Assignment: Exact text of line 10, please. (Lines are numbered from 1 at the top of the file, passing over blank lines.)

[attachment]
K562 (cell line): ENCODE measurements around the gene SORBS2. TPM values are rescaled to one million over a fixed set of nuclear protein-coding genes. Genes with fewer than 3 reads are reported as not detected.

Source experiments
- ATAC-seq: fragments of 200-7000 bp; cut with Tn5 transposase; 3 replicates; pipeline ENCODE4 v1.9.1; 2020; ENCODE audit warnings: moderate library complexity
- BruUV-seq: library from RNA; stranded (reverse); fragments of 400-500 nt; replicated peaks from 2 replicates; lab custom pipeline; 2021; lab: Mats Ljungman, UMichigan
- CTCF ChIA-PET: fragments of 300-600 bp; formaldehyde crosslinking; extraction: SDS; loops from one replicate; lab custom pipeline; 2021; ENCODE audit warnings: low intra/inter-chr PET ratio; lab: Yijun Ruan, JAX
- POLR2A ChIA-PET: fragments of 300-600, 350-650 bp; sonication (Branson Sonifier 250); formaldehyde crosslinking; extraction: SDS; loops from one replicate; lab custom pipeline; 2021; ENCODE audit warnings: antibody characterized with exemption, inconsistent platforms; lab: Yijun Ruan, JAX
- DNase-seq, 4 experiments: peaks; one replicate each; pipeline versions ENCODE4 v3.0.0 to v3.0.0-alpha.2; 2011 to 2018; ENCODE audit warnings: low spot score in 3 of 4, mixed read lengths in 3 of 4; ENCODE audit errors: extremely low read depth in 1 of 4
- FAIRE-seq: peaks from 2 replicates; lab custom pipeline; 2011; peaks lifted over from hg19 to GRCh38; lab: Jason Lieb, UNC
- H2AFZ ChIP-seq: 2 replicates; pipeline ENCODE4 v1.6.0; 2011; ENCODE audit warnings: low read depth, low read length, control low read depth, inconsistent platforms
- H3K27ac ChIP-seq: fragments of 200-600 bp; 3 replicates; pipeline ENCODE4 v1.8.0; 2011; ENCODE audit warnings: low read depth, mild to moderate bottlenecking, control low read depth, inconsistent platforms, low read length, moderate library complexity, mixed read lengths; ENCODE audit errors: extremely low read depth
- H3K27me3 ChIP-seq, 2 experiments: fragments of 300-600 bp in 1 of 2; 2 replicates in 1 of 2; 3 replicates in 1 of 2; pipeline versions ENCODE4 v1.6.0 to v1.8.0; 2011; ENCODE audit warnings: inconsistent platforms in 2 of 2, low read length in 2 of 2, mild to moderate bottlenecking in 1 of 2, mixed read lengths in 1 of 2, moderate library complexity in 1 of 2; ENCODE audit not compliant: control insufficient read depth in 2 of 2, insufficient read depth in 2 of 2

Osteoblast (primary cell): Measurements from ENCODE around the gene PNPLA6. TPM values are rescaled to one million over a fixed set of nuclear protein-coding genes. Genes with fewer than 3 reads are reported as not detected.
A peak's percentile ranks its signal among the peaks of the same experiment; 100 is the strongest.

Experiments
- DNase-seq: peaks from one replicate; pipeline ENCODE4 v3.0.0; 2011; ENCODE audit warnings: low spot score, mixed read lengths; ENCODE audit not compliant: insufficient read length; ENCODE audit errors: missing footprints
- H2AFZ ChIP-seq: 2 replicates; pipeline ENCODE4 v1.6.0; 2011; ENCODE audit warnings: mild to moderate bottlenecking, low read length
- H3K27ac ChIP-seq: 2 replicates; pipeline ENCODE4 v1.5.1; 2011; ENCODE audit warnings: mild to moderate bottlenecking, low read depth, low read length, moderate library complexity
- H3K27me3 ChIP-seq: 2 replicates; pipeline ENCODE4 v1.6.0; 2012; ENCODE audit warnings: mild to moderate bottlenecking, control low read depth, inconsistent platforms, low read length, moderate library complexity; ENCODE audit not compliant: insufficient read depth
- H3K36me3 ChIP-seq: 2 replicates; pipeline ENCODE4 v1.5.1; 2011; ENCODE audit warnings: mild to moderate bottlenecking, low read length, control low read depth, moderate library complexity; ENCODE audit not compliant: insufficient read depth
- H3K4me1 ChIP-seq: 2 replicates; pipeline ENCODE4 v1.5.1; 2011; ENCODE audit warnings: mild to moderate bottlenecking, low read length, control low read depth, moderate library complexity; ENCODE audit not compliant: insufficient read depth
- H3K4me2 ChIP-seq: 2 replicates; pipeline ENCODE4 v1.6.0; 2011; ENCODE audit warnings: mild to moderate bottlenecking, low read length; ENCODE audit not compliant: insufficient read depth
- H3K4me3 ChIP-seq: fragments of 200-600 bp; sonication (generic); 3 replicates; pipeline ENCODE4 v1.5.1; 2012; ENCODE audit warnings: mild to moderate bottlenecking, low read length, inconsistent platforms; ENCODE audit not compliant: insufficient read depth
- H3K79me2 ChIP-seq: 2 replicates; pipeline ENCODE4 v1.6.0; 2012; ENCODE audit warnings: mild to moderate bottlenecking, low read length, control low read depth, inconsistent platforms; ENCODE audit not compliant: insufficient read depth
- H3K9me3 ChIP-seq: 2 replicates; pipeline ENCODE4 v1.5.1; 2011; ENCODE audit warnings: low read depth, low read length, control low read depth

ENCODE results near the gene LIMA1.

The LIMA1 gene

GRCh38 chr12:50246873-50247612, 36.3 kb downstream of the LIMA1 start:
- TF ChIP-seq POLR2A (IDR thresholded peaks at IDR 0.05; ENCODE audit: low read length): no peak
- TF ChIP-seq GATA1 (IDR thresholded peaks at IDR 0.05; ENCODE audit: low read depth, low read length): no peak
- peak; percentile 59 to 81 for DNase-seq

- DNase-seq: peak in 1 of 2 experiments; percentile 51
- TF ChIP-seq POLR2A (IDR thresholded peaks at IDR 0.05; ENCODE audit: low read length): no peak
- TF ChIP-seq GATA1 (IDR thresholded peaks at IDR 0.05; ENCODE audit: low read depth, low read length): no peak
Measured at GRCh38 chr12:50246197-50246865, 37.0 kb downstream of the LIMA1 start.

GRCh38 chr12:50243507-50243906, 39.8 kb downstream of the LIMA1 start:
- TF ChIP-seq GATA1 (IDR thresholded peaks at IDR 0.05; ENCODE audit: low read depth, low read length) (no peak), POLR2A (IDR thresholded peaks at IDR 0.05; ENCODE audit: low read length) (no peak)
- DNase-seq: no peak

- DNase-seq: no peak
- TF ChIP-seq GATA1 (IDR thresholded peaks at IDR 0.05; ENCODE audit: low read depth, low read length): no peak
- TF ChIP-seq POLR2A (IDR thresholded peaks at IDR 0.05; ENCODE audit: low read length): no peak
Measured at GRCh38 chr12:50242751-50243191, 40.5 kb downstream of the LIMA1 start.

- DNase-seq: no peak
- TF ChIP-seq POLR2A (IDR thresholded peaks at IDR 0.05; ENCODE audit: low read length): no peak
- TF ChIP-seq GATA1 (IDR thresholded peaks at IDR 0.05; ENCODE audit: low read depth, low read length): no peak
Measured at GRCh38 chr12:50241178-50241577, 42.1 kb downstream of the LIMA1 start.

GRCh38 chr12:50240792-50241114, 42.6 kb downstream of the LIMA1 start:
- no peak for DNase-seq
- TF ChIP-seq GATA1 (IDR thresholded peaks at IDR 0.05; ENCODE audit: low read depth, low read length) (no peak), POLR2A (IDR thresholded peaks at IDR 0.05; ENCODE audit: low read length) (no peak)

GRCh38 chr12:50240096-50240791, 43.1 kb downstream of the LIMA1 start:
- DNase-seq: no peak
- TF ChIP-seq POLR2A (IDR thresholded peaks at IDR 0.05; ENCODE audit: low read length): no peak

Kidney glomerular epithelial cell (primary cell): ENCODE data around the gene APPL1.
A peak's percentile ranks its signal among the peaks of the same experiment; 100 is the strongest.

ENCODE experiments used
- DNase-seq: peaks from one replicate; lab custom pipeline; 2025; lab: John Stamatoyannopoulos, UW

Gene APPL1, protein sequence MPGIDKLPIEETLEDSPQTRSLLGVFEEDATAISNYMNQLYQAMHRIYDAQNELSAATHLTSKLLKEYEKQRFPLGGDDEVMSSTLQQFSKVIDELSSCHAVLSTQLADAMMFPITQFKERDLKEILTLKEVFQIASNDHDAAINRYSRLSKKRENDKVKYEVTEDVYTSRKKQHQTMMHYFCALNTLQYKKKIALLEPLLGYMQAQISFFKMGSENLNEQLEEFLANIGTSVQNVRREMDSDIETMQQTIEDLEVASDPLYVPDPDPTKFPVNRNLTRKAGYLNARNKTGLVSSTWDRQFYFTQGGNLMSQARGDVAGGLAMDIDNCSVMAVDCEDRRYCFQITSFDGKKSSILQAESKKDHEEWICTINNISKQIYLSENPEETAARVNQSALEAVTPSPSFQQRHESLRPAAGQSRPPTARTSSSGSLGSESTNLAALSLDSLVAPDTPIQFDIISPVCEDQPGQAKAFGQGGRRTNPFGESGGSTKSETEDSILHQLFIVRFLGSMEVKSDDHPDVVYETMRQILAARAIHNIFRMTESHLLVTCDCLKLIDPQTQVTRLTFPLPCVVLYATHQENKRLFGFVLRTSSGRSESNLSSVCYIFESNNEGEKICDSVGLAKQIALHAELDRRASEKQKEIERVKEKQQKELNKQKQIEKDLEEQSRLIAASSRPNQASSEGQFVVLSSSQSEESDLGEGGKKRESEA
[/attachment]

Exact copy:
- H3K27ac ChIP-seq: fragments of 200-600 bp; 3 replicates; pipeline ENCODE4 v1.8.0; 2011; ENCODE audit warnings: low read depth, mild to moderate bottlenecking, control low read depth, inconsistent platforms, low read length, moderate library complexity, mixed read lengths; ENCODE audit errors: extremely low read depth